Every year, just after the monsoon arrives, there’s a spurt in Dengue cases in almost every city in India. But how many of us know how to spot the signs of dengue, what the right treatment is and how much it costs? That’s why we’ve put together this quick ready-reckoner that everyone should go through:
What is dengue fever?
Dengue fever is a disease caused by the dengue virus. Symptoms usually show up 3-14 days after infection. In dengue, your blood platelet count can reduce considerably, and the disease can be fatal in some cases.
How do I know if I have dengue?
When you get dengue, you could experience these symptoms:
· Sudden, high fever
· Severe headaches
· Pain behind the eyes
· Severe joint and muscle pain
· Skin rash, 2-5 days after the fever starts
· Mild bleeding in the nose, gums, etc.
As you can see, these are common viral infection symptoms and you might think, “Oh, it will go away in a day or two; I just need some rest.” But they can be dangerous. While it doesn’t help to panic, it’s better to go to a doctor if you have any of these symptoms.
How will the doctor confirm I have dengue?
A simple blood test that detects the presence of the dengue virus can confirm whether you have the disease. You don’t need to fast before taking this test.
What if it really is dengue? What’s the treatment and how long does it take?
While there is no specific treatment for dengue, your doctor will keep your fever in check, and make sure you are sufficiently hydrated and your blood platelet count gets back up to normal. Although it’s less likely, you may require a blood transfusion. The fever lasts anywhere between 5 and 14 days.
How much does the dengue test and treatment cost?
The test can cost you anywhere between ₹250 and ₹600 depending on where you live, while the cost of the treatment can vary from ₹5000 to ₹5 lakhs, with an average of ₹30,000, according to this report.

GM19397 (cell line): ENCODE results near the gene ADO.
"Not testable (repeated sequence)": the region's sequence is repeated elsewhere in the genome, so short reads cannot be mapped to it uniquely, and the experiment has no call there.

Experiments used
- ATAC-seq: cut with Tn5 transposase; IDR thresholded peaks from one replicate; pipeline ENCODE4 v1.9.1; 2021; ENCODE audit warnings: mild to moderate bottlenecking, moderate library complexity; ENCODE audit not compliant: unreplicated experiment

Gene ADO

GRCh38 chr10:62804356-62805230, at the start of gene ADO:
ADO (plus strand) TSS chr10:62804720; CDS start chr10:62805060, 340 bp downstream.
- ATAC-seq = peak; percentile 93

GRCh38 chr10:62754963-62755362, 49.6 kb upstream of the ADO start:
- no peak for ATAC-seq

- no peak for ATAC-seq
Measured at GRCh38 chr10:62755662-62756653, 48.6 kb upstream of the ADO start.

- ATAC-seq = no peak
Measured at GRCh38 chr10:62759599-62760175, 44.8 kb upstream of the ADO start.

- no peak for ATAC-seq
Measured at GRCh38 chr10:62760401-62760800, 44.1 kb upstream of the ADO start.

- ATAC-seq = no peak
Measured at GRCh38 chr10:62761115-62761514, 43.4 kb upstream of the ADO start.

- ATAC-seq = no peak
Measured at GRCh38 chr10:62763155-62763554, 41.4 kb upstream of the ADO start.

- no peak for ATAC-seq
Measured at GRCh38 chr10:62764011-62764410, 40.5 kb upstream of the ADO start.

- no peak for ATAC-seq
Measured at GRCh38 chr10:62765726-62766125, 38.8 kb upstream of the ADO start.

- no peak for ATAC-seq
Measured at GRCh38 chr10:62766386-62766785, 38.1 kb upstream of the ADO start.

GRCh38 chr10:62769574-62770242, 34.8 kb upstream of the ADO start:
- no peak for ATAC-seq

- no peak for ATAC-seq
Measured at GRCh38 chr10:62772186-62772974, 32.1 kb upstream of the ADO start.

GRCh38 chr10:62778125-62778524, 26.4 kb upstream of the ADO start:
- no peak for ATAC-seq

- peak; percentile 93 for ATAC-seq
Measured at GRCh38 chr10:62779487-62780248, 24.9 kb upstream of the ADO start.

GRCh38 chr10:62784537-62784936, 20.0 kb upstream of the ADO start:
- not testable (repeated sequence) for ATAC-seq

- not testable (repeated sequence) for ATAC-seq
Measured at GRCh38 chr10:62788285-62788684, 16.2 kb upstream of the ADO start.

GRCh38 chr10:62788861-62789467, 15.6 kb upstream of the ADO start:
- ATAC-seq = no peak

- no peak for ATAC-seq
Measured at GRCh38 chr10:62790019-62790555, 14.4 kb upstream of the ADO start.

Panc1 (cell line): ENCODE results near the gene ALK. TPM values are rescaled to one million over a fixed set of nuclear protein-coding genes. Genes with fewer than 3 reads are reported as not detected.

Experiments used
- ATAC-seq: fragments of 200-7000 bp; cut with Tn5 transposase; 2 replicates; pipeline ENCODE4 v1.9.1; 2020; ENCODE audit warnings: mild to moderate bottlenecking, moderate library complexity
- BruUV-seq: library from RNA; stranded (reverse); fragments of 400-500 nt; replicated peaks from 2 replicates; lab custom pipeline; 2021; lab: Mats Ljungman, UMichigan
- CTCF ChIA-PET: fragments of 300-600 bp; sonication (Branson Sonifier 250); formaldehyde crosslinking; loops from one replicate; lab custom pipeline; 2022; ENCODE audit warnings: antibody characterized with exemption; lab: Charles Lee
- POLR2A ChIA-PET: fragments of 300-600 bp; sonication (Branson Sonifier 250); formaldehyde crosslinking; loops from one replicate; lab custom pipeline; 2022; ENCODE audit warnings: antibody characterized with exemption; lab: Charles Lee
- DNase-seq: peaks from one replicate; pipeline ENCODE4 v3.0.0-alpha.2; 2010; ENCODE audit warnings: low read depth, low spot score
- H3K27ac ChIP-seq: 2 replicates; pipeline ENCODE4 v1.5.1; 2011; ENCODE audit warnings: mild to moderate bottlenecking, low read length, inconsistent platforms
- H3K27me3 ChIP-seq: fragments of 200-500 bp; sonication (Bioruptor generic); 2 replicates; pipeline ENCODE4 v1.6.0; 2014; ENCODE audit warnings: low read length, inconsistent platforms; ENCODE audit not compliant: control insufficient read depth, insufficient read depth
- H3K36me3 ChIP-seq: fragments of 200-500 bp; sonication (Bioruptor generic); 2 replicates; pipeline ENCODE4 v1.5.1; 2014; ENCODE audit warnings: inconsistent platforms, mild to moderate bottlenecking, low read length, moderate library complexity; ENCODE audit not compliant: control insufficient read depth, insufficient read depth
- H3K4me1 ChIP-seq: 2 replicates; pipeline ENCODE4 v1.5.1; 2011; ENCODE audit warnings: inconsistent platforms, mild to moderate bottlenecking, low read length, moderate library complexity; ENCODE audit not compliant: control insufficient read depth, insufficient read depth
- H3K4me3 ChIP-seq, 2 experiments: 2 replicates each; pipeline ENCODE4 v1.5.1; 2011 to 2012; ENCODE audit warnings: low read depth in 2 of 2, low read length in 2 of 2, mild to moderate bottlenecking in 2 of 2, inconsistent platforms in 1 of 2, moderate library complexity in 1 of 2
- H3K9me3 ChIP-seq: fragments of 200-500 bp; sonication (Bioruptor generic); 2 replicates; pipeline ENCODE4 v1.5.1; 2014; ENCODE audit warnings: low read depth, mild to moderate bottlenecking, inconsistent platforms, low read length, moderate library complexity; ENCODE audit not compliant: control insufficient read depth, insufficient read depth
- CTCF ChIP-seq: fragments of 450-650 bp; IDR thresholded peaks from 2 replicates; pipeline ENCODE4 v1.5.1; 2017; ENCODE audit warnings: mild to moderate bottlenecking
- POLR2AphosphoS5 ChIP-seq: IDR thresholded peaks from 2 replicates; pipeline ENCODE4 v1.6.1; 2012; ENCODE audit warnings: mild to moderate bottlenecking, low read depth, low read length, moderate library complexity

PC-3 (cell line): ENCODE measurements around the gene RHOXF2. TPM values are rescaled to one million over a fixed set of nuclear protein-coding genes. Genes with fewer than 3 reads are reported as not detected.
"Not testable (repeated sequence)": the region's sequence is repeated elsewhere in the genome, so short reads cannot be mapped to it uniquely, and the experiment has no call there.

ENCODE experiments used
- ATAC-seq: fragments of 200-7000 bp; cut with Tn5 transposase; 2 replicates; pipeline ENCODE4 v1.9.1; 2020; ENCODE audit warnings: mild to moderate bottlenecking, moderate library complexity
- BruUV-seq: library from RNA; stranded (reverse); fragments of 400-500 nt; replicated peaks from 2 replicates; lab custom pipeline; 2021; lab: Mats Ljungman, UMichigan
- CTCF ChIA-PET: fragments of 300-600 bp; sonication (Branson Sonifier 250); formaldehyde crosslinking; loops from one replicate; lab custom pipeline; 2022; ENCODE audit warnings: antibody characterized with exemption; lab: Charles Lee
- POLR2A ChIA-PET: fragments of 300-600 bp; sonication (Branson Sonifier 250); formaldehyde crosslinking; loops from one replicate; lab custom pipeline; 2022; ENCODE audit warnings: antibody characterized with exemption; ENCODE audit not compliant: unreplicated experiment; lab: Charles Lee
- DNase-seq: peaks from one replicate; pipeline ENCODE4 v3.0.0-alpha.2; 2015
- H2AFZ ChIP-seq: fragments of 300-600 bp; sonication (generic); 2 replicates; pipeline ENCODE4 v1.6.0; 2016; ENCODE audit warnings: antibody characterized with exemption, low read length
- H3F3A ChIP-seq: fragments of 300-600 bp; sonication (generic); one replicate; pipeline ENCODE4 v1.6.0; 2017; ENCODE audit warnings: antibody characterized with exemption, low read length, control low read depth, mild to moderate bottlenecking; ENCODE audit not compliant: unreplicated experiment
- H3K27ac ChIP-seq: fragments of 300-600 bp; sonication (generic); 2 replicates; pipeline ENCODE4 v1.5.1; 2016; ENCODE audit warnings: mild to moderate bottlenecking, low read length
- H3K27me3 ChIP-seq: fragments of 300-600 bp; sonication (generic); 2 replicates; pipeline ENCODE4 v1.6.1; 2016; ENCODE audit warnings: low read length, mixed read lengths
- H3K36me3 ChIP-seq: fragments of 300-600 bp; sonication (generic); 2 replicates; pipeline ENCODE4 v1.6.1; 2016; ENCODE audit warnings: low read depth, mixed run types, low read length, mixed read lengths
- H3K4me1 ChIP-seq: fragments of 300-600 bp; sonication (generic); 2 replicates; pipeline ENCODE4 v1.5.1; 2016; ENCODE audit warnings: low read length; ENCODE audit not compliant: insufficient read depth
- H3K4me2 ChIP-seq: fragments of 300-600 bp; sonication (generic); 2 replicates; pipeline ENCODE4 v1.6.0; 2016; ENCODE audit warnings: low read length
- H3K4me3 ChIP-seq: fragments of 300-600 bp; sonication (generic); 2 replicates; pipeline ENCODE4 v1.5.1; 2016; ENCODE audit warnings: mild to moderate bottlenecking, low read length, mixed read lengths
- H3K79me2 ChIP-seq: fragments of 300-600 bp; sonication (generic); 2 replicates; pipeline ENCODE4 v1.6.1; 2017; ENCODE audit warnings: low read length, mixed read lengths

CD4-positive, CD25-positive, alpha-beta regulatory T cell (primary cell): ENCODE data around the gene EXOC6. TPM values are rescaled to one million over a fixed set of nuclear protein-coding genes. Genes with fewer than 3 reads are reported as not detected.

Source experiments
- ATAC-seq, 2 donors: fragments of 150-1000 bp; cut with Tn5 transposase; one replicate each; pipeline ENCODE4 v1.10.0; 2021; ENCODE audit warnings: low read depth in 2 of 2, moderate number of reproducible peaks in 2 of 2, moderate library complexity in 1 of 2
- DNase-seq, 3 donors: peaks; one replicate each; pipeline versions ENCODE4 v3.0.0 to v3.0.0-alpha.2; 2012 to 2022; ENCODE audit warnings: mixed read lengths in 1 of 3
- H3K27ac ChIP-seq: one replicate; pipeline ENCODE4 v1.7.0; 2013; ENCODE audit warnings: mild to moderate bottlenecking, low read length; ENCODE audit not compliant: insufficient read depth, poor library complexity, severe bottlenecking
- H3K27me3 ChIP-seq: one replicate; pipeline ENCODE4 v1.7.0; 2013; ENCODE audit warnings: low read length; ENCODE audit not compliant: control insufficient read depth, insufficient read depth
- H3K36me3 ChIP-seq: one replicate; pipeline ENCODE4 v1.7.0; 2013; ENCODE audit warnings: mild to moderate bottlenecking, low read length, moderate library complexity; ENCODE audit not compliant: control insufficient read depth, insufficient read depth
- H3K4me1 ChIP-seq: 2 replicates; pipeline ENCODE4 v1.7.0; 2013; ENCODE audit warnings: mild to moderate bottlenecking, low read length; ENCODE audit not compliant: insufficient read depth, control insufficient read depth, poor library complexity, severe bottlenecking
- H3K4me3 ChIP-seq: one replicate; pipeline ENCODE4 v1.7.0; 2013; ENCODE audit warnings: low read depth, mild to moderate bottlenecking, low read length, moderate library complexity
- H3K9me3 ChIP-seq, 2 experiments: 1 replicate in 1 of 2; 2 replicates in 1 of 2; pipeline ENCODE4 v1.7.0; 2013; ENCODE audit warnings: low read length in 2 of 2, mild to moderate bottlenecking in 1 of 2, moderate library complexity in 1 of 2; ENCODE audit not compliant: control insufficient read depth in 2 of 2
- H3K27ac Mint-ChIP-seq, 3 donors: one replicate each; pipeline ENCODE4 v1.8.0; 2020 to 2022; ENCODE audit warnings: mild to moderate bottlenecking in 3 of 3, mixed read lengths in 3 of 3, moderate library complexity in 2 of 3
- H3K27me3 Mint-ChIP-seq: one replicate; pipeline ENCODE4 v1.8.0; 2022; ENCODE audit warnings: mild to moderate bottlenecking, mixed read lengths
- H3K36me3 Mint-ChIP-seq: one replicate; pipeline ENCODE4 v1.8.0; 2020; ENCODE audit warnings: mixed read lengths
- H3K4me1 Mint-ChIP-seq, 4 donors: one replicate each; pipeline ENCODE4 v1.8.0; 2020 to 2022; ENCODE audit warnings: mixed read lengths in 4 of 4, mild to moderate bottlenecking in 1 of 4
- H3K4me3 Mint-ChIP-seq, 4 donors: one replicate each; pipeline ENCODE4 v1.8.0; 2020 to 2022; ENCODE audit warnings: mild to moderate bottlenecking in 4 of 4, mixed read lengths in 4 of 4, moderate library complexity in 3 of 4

How can I safeguard myself against dengue?
The most important thing is to prevent mosquito bites.
· You can do this by keeping your home and surroundings clean and not allowing water to collect anywhere (in coolers, buckets, open drains, etc.). This removes any breeding grounds for mosquitoes.
· You could also use barriers against mosquitoes – like wearing clothes that cover most of your body and using mosquito nets while sleeping at night.
· Another way is to use mosquito repellents but be careful of any harmful effects on your body (e.g. the fumes from a mosquito coil can be toxic).
Despite all our precautions, dengue can still strike us at any time. Planning for such emergency expenditures is important.
Have you ever considered getting personal health insurance for such situations (apart from your corporate plan)?
If not, here’s something that can help you decide whether you should take it or not:
If you have thought of getting health insurance, you should read this to make the right decision: